News Lockdown leads to more time in the bedroom, but babies won’t follow
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Lockdown leads to more time in the bedroom, but babies won’t follow

Fewer babies, not more: Do not expect a COVID19 baby boom. Photo: Getty
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There may be an explosion in sniggering about bedroom antics during lockdown but we should not expect a baby boom, leading researchers say.

In fact, Australians are tipped to ride out the pandemic with their bank balance and job prospects as greater priorities than growing their families.

Peter McDonald, Professor of Demography at the University of Melbourne’s School of Population and Global Health, said while the coronavirus situation is unique, there are many historical pointers that a baby boom is not in the offing.

“The COVID lockdown is unique in the low fertility context, from say the 1970s onwards. So, I don’t think there is any precedent that can be followed in relation to the impact of a lockdown on fertility,” Professor McDonald said.

Fertility today is pretty closely controlled, so the impact of accidents is likely to be very small.’’

Professor McDonald says there are many examples of birth rates falling sharply during economic downturns, and expects COVID19 will be no different.

“Having a baby for most, not all, people is a statement about their confidence in their future,” he said.

“If they are not feeling confident, and economic downturns affect younger people more than older people, many will delay the baby.

“A delayed birth can be a birth that, for various reasons, never happens.

“There were very large falls in fertility associated with the 1890s and 1930s economic downturns in Australia. Less obviously, but this probably also applies to the recessions in the early 1970s and early 1990s.

“The economic impacts of COVID will generate uncertainty among many young people in Australia and we can expect that births will be delayed which, at least in the short term, reduces the fertility rate.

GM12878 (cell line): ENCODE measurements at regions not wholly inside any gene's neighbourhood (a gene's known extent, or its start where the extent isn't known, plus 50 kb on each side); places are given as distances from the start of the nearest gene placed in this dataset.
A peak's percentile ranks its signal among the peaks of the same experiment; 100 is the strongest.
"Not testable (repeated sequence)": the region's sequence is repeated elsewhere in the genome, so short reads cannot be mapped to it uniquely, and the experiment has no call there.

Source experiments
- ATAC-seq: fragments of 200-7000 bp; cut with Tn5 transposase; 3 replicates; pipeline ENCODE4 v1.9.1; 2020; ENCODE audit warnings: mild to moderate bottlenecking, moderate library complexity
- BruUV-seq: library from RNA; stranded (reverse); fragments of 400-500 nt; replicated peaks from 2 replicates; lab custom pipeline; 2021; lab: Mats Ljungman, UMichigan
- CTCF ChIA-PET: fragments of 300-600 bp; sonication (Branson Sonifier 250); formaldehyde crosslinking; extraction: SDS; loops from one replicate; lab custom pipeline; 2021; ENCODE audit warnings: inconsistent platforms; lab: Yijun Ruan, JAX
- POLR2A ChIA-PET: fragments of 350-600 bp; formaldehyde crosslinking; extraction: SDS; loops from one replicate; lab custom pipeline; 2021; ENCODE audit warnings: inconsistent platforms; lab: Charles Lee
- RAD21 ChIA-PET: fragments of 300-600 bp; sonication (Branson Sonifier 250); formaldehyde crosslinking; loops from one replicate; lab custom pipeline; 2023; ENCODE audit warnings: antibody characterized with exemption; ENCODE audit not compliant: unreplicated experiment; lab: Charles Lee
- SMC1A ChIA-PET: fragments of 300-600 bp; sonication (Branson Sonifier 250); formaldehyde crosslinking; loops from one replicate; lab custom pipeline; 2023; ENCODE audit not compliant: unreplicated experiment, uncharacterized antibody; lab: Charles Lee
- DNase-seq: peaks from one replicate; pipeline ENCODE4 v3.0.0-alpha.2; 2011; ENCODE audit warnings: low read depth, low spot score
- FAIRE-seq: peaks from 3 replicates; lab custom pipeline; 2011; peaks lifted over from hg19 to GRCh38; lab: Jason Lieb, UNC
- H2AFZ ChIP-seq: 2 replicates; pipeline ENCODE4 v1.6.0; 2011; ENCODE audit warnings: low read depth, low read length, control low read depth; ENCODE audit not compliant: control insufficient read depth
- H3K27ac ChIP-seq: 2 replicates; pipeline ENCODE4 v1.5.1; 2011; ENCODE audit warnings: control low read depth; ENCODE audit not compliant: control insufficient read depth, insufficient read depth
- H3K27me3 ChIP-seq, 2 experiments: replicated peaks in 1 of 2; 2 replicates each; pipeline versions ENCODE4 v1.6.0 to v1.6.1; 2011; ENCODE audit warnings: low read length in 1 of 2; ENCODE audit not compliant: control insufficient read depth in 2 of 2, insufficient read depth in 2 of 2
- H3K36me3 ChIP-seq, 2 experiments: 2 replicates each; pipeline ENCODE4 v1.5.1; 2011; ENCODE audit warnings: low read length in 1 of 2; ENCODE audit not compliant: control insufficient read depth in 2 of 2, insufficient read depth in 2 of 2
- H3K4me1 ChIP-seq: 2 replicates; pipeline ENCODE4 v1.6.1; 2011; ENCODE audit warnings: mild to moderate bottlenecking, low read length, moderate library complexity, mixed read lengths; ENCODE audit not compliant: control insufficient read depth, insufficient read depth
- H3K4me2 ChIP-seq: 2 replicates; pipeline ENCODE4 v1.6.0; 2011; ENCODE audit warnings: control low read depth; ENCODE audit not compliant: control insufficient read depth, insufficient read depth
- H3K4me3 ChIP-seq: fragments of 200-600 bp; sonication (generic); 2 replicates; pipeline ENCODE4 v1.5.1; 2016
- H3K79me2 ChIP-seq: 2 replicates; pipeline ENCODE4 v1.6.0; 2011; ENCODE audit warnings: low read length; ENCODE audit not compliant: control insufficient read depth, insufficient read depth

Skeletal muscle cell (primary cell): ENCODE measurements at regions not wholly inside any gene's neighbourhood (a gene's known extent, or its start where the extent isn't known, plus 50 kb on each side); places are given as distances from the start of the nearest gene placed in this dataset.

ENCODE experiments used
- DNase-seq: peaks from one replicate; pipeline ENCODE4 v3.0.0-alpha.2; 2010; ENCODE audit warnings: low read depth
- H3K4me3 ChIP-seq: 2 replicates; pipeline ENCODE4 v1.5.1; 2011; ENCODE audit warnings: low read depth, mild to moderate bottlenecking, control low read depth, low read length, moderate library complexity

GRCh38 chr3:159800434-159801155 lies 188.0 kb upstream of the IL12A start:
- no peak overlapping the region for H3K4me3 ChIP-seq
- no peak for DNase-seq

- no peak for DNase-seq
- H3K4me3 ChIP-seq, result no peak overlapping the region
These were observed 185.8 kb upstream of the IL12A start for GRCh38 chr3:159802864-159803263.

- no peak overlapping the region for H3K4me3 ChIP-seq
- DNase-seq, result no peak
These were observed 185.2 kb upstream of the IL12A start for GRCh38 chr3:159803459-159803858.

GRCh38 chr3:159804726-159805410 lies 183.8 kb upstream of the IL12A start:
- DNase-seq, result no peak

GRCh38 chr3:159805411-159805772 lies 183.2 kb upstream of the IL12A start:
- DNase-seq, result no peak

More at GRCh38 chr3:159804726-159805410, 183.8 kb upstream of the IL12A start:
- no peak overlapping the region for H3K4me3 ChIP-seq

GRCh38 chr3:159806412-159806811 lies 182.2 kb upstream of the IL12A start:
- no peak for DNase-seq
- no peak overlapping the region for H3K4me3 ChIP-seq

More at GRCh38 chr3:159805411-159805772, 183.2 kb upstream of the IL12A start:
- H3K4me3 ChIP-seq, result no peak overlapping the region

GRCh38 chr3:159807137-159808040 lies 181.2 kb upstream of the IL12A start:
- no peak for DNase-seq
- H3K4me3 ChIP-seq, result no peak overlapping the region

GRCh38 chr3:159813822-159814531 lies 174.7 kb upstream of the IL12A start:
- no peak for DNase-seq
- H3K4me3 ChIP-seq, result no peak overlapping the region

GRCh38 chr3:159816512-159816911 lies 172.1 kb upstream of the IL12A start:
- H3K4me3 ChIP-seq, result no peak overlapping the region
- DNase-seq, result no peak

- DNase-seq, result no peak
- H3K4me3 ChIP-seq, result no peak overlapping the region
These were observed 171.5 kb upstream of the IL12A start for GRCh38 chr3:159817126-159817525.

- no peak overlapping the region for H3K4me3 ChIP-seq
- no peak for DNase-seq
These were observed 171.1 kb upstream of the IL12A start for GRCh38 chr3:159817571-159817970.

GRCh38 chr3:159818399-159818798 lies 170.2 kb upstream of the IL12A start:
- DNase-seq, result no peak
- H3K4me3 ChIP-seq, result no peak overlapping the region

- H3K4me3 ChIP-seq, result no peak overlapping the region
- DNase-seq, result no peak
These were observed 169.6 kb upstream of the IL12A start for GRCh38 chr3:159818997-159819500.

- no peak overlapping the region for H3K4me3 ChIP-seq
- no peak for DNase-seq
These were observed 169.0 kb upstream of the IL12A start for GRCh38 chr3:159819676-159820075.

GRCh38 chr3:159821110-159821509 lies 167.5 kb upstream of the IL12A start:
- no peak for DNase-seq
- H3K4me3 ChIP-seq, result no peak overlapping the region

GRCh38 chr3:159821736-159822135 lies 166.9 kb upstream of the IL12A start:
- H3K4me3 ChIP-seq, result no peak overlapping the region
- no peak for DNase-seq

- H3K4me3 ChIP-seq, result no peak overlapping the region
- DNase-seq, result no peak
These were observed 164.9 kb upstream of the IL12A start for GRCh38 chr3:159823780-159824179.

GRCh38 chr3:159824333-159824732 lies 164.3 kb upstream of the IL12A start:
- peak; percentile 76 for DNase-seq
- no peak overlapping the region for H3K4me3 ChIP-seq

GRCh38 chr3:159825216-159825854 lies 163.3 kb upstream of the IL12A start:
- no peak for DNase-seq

“So, from January 2021, we can expect a negative effect of COVID on Australian fertility.”

Social media users have a different take on the matter, with most of us noticing we are in bed more and many young people anecdotally noting an uptick in pregnancies among their friends.

But again, the evidence suggests otherwise.

While there’s scant up-to-date research on life in lockdown, one study of prospective parents conducted at Italy’s University of Florence suggests the reports of more sex during the pandemic may be wishful thinking.

After 1482 online interviews, the study published in the Journal of Psychosomatic Obstetrics and Gynecology determined sex frequency had gone unchanged, with 66.3 per cent of respondents who were not interested in having children before or during the pandemic saying that their bedroom habits haven’t changed that much.

More than 81 per cent of respondents said they were not looking to conceive while the pandemic was raging.

The study’s main author Elisabetta Micelli said economic fears were the main reason.

“The fear of imminent and future economic instabilities led those who were searching for a pregnancy to stop their intention in 58 per cent of cases,” Dr Micelli said.

And while European nations and Australia may be expecting a decline in birth numbers, some poorer countries are worried that existing inequality will be made worse because of boredom during lockdowns.

In Nepal, where contraception is difficult to access, many men are returning home to rural areas because of lockdowns in the city, prompting fears of a baby boom in hard economic times.

The Nepali Times says nearly half the women still do not use contraceptives because of entrenched patriarchy and lack of access.

In Australia, it has been the greater education and access to contraception for young women that has reduced the birth rate in recent years.

In 2017-18 the Australian fertility rate fell to below 1.7 births per woman for the first time in our history, mainly due to fewer children being born to women below the age of 25.

“Women in the recent past who give birth under the age of 25 are primarily those with no-post secondary education and low employment prospects,” Professor McDonald said.

“It looks like they are now deciding to control their fertility.

“For the past 40 years, Australia’s fertility rate has fluctuated between 1.7 and 2 per cent … and this is a good result from the perspective of demographic structure and the future economy.

“In demographic terms, a fertility rate below 1.5 leads fairly quickly to rapid population decline, falling labour supplies and hyper-ageing.”

And for those young Australians who are born from the lockdown, Professor McDonald believes there will be an upside.

“Those born in 2021 and 2020 will be smaller in number than those born before and after, and this may have some effects on their opportunities. They should be advantaged by this.”